Explosives found in russian jet wreckage
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Explosives Found in Russian Jet Wreckage
Explosives Traces Found in Russian Airliner Wreckage, According to Intelligence Agency
The Associated Press
MOSCOW Aug. 27, 2004 — Traces of explosives have been found in the wreckage of one of two Russian airliners that crashed nearly simultaneously earlier this week, the Federal Security Service said Friday, a day after a top official acknowledged that terrorism was most likely behind the crashes.
A Web site known for militant Muslim comment, meanwhile, published a claim of responsibility for downing the two planes, connecting the action to Russia's fight against separatists in Chechnya.
A spokesman for the security agency, Nikolai Zakharov, said on Russian television that preliminary analysis shows traces of "hexogen" were found in the shattered Tu-154 jetliner that crashed in southern Russia.
Hexogen is the explosive that officials said was used in the 1999 apartment bombings that killed some 300 people in Russia and were blamed on Chechen separatists.
Another Federal Security Agency spokesman, Sergei Ignatchenko, said authorities were trying "to determine the circle of people who may have been involved in an act of terrorism aboard the Tu-154," according to the Interfax news agency.
Investigators were searching for information about two women with Chechen surnames who were on the planes' passenger lists, Russian news agencies reported Friday. The women were reportedly the only passengers about whom relatives have not inquired.
Chechen rebels and their supporters have been blamed for a series of suicide bombings and other attacks in Russia over the past several years, including last year's suicide bombings of an outdoor rock concert in Moscow and another outside a hotel near Red Square.
The crashes took place just five days before Chechens were to vote for the republic's president, to replace Kremlin-backed Chechen president Akhmad Kadyrov who was assassinated in a May 9 bomb attack.
No results from the other crash site, of a Tu-134 about 120 miles south of Moscow, have been announced. At least 89 people were killed in the twin disasters.
The planes disappeared from radar screens within minutes of each other on Tuesday after taking off from the same airport, Moscow's Domodedovo, but Russian officials have been hesitant about linking them with terrorism, saying the possibility of bad fuel and human error also was being investigated.
The prospect that explosives had been placed aboard planes leaving from one of Russia's most modern and sophisticated airports was likely to raise serious concern about air security throughout the sprawling country.
There were no immediate indications that Russia was considering halting national air traffic, as the United States did after the Sept. 11, 2001, terror attacks. A duty officer at Sheremetyevo airport in Moscow said all flights were taking off and landing as scheduled.
Rebels and Russian forces have been fighting in Chechnya for nearly five years. Officials had warned of concern that separatists could try to commit attacks ahead of Sunday's elections, which are part of the Kremlin's strategy of trying to undermine the insurgents by establishing a modicum of civil order in the region.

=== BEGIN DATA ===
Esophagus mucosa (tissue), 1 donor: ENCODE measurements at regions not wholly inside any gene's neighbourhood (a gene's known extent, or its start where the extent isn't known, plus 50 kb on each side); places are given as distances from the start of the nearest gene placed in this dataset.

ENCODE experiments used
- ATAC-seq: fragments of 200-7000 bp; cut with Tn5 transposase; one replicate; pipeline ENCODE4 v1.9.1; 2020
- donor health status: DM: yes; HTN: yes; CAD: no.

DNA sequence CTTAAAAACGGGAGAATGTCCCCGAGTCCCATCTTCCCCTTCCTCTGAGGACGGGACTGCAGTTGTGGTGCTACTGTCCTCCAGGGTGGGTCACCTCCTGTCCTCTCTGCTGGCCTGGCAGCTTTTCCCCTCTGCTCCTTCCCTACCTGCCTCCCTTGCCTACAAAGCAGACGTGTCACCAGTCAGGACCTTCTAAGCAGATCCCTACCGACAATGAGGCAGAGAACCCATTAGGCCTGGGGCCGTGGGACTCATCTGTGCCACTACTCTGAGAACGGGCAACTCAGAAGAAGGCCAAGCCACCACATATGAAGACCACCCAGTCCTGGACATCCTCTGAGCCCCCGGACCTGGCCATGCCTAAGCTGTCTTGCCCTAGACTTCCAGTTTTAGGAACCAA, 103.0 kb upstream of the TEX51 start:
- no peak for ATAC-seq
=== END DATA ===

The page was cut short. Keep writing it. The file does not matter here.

The claim of responsibility published on the militant Muslim Web site was signed "the Islambouli Brigades." A group with a similar name has claimed responsibility for at least one other attack, but the authenticity could not immediately be confirmed.
The statement said five mujahedeen (Islamic fighters) were on board each plane and their wills will be published soon. It did not give more details.
"We in the Islambouli Brigades announce that our holy warriors managed to hijack two Russian planes and were crowned with success though they faced problems at the beginning," the statement said without elaborating on the problems.
Russian officials have repeatedly contended that Chechen rebels receive help from foreign terrorist organizations, including al-Qaida.
Friday's claim did not refer to al-Qaida, but a group called "the Islambouli Brigades of al-Qaida" claimed responsibility for last month's attempt to assassinate Pakistan's prime minister-designate.
"Our mujahedeen, with God's grace, succeeded in directing the first blow which will be followed by a series of other operations in a wave to extend support and victory to our Muslim brothers in Chechnya and other Muslim areas which suffer from Russian faithlessness," the statement said.
It was not clear whether the statement claimed that Chechens themselves staged attacks on the planes.
Security analyst Andrei Soldatov said the reported Chechen connection could bring more suffering to the republic, where Russian forces are widely criticized for abusing and abducting civilians.
"The government will now be able to say that the fight against separatists in Chechnya comes under the roof of international terrorism. As soon as they say that, you can forget about human rights in the region," he said.